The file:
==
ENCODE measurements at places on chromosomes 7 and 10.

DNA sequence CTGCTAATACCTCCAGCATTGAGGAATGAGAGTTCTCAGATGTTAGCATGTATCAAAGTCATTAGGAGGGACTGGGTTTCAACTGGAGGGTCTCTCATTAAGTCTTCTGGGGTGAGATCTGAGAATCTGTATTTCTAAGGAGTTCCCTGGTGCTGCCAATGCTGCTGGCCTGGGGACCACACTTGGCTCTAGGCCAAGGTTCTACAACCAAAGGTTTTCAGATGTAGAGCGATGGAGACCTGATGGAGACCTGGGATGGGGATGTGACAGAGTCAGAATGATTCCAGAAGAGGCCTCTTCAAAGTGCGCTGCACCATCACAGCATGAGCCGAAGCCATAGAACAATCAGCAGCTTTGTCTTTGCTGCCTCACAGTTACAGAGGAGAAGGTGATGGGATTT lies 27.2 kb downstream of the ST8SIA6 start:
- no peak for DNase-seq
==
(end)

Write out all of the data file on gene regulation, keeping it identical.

ENCODE measurements at places on chromosomes 7 and 10.

DNA sequence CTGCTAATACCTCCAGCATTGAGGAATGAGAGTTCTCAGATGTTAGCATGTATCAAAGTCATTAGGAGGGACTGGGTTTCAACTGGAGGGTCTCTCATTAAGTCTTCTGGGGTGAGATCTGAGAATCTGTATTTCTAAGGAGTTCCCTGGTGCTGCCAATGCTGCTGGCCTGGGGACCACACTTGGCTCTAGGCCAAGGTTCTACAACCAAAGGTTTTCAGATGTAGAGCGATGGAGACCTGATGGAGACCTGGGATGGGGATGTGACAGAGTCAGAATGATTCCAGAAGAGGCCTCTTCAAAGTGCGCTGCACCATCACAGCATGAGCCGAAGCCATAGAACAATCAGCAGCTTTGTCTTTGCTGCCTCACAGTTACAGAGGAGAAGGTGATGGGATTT lies 27.2 kb downstream of the ST8SIA6 start:
- no peak for DNase-seq